Little Tokyo

About one-fifth of all Japanese people in Germany live in and around Düsseldorf. No wonder, then, that this metropolitan region is also being shaped by Japanese culture.

The table looks like a chaotic setting from an anime: countless small plates and cups, hardly larger than a doll’s, cover almost every millimeter. Squeezing on equally small stools around the table, there are a handful of full-grown adults — and they don’t play with puppets. Here at ANMO Art/Cha, in a quiet cross street of the bustling Immermannstraße in Düsseldorf’s center, a Japanese tea tasting is taking place. The interested guests sip happily through the assortment of mild and bitter green teas, as well as through specialties of sweet and tart tea, matcha and earthy tasting pu-er.

The atmosphere is casual and cheerful, which is not always the case in the context of tea tasting. “Tea originally came to Japan through China and now has a tradition going back over a thousand years,” says Motoko Dobashi. In classical Japanese tea ceremonies, there are strict rules and hierarchies. “We take a more relaxed view and want our customers to be able to enjoy their tea at home,” says Motoko. “Here they get to know the variety and special features of tea. And customers are very interested in tea culture. For many, this is a completely new field. We notice that the appreciation of tea is increasing.” 

In addition to the tea selection from Japan and China, ANMO, founded by Motoko and Anna Friedel in 2017, also offers a large selection of old and new handmade ceramics, a small assortment of modern kimonos and fashion accessories, and “art,” says Anna with a smile. “When we opened the shop, we knew we also wanted to be a gallery with changing exhibitions. But being Japanese is not a must for the artists,” says Anna, laughing.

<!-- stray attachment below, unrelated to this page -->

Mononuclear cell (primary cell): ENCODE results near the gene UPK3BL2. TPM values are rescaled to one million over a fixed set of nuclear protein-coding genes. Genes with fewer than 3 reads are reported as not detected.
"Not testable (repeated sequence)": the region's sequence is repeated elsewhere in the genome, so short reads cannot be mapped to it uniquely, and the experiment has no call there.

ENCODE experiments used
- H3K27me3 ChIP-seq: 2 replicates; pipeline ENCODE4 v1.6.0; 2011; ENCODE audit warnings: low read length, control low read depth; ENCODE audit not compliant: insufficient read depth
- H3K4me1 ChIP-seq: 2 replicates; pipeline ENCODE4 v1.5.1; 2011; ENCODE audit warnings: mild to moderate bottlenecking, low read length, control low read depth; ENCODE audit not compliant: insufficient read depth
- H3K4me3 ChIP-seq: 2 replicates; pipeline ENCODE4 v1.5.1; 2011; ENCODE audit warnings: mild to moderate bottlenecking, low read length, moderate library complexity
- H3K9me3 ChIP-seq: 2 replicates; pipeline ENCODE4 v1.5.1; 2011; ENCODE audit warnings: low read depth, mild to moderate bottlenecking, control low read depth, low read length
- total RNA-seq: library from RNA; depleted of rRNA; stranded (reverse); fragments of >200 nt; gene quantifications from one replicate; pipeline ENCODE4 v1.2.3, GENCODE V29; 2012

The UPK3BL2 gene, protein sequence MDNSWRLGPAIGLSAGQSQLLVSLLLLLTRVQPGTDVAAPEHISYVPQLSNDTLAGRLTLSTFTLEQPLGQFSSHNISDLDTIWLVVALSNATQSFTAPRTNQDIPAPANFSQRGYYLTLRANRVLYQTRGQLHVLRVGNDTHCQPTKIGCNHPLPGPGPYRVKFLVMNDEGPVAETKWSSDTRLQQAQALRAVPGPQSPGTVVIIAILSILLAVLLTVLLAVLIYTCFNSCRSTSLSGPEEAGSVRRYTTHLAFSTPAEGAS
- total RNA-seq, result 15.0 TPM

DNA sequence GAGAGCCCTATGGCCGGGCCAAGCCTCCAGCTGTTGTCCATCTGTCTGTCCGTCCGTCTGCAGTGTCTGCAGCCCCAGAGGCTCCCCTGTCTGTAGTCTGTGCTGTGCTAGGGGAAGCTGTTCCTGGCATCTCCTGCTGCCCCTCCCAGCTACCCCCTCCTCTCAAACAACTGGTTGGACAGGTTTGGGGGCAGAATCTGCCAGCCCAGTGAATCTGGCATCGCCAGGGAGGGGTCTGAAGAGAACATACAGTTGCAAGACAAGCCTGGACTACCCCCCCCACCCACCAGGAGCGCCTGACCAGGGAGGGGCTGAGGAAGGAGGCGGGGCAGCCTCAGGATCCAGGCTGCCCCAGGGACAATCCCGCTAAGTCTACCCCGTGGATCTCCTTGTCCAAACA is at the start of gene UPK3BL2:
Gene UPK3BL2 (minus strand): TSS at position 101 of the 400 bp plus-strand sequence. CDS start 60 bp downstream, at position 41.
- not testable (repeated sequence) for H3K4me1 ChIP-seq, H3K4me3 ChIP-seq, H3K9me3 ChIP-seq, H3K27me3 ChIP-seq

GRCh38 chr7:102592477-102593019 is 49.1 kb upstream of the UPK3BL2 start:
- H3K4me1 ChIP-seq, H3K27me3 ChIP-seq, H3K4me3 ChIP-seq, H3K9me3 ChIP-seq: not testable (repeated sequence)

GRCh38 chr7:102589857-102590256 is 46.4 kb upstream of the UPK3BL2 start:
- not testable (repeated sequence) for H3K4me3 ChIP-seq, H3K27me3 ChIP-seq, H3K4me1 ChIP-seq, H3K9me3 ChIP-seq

She and Motoko are both artists, so the idea of integrating a gallery was an obvious one. The friends got to know each other during their studies in Munich. Soon they traveled together to Japan and Hong Kong. Anna was fascinated by Japanese culture from an early age. She has been doing Asian martial arts as a competitive sport for years. “The philosophy and culture behind it cannot be excluded,” she says.

Anna had moved to Düsseldorf a few years earlier “for love’s sake.” Her friend Motoko, who was living in Berlin, first had to be convinced to come to the Rhineland with her family. “For the children, it’s also nice to get to know Japanese culture,” Anna says. And nowhere else in Germany can they do this better than in Düsseldorf — Nippon on the Rhine. Intensive trade relations between Germany and Japan existed as early as the 19th century. After World War II, Japan’s connections to the Rhine and Ruhr regions became particularly strong, as it was there that the war-ravaged nation found urgently needed steel and chemical products for reconstruction. Centrally located, Düsseldorf was suited as a commercial center, and starting in the 1950s, Japanese companies settled in the area. There are about 200 of these companies in Düsseldorf — and nearly 500 in the greater metropolitan area — making them a significant economic factor for the region.